What you see below is a digital image of a digital piano.

It is a bitmap because it contains a fixed number of rows and columns of picture elements or pixels. Zooming in the part around the number 2 on the left gives . The individual pixels can now be seen quite clearly.

A black-and-white image can be encoded using an 8-bit greyscale, meaning that each pixel is represented by an 8-bit integer that ranges from 0 to 255 with 0 representing pitch black, 255 representing pure white, and the values in between represent various degrees of grey with smaller values for being darker.

The piano image has 3,072 rows and 4,608 columns of pixels. Hence, it can be represented as a 3,072 \(\times\) 4,608 matrix, a rectangular array of numbers with 3,072 rows and 4,608 columns. (Mathematically, a matrix is simply a rectangular array of objects which are usually numbers. For example, \(\begin{bmatrix} 1 & 2 & 3\\ 4 & 5 & 6\end{bmatrix}\) is a \(2\times 3\) matrix of integers.)

**Remark:**
In digital photography, the convention is to list the number of columns
first. Therefore, we say that the resolution of
the image is 4,608 \(\times\) 3,072 whereas the corresponding
matrix is said to be 3,072 \(\times\) 4,608. So beware.

Below is an image that looks like the negative of the original image above. The colours have been inverted; white becomes black, black becomes white, dark grey becomes light grey, and light grey becomes dark grey.

This effect can be easily achieved by manipulating the numbers in the matrix for the image. We illustrate the procedure on a small example.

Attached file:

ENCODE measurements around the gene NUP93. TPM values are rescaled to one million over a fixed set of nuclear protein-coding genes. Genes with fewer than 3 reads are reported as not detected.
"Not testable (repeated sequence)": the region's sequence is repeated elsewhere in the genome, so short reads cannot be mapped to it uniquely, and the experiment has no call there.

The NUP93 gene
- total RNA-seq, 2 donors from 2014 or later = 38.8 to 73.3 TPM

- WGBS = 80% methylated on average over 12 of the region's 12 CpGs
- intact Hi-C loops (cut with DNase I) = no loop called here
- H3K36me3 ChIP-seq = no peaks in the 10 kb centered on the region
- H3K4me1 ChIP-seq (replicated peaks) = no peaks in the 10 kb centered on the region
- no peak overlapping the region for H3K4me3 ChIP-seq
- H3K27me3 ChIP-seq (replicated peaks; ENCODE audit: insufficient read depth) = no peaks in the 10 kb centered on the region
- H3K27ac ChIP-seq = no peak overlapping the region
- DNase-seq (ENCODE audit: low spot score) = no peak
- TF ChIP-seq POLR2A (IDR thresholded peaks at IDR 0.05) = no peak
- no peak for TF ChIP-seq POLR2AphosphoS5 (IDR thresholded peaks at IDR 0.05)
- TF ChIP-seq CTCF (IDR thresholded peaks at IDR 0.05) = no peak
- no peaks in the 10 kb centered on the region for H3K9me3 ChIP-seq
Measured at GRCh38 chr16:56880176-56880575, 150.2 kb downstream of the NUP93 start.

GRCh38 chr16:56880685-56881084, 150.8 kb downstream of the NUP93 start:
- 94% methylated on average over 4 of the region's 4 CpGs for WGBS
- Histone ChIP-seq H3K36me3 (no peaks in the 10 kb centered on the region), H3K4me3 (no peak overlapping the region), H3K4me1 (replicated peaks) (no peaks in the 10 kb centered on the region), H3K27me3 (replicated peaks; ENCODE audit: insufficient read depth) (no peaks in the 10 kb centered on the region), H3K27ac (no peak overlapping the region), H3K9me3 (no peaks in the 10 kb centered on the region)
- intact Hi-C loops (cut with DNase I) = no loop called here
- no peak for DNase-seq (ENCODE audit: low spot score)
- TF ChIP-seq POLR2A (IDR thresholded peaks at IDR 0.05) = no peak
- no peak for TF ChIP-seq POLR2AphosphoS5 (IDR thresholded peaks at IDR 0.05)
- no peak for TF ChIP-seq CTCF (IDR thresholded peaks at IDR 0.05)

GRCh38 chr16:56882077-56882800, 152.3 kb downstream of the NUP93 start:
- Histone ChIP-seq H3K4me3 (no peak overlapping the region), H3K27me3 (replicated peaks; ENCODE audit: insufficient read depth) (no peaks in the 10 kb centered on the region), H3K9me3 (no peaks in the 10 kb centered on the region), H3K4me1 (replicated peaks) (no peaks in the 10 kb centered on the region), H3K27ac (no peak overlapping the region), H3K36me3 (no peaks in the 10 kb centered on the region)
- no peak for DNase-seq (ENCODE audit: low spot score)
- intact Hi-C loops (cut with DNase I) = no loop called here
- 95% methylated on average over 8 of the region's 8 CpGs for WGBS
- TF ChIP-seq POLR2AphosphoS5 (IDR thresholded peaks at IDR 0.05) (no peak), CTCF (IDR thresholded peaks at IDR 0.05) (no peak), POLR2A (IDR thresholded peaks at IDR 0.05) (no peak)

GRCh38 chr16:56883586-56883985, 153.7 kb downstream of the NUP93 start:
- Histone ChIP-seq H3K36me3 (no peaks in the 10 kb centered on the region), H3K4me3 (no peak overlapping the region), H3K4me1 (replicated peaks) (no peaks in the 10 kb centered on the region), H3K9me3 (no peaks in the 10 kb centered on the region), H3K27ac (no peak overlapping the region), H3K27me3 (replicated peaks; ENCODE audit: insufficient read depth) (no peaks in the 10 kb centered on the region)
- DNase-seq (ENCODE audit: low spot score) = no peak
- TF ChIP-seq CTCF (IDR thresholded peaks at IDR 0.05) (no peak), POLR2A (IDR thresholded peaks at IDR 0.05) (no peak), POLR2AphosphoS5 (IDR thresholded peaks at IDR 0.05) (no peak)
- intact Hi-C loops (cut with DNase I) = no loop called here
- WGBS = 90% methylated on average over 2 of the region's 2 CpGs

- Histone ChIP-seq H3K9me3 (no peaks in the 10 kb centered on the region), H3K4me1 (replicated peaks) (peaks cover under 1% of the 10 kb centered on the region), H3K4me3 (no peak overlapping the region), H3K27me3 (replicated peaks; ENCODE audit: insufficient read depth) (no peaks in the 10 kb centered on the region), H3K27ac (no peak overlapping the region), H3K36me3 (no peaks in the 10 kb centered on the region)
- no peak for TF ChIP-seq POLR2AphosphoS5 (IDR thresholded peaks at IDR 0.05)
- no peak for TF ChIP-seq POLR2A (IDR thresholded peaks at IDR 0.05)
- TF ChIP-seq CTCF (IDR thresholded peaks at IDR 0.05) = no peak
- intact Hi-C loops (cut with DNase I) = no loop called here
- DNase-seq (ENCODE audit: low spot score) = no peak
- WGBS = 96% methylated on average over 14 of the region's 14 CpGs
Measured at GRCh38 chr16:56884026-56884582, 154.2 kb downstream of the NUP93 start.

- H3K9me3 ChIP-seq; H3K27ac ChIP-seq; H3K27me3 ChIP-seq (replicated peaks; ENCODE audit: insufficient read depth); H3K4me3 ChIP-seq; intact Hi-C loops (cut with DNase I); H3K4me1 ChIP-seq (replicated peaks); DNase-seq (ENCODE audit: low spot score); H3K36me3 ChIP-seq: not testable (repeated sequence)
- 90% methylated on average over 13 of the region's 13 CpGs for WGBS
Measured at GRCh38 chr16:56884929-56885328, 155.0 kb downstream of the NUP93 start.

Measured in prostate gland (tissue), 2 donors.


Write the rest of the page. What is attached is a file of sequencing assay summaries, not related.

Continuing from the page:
Consider this image with just 9 pixels: . Its matrix is \(\begin{bmatrix} 0 & 20 & 130 \\ 50 & 150 & 40 \\ 240 & 255 & 90\end{bmatrix}\).

To invert the colours, we simply form a new \(3\times 3\) matrix such that each entry is \(255\) minus the corresponding entry in this matrix. The operation is captured by the mathematical expression: \[ \begin{bmatrix} 255 & 255 & 255 \\ 255 & 255 & 255 \\ 255 & 255 & 255\end{bmatrix} - \begin{bmatrix} 0 & 20 & 130 \\ 50 & 150 & 40 \\ 240 & 255 & 90\end{bmatrix} = \begin{bmatrix} 255 & 235 & 125 \\ 205 & 105 & 215 \\ 15 & 0 & 165\end{bmatrix} .\] The resulting image is .

What about colour images? Images with transparency (called alpha)?

There are infinitely many visible colours in the light spectrum. But the human eye has three types of cone photoreceptors that respond to red, green, and blue. (Actually, it is a bit more complicated than that. You can read more about it here.) We can thus simulate different colours by specifying different intensities of red, green, and blue for each pixel using three matrices (unlike just one for greyscale); one for red, one for green, and one for blue. If you put a magnifying glass over a computer or tablet display, you will see these individual red, blue, and green pixels. In other words, what you see on the screen with many different colours is actually an illusion!

To specify transparency (or alpha in digital-photography-speak), another matrix for the alpha channel can be added. This matrix contains the degree of transparency of each pixel to be used in compositing software. The details are beyond the scope of these notes but you can easily find them on the World Wide Web such as here.)

So when you come across an image given in RGBA, it means it has four values per pixel; one for red, one for green, one for blue, and one for alpha. If every value is represented by an 8-bit integer, then you have a 32-bit image format. Another common format for colour images is RGB565. This is a 16-bit format with 5 bits for red, 6 bits for green, and 5 bits for blue. The reason why green has one more bit is because the human eye is more sensitive to green than red or blue.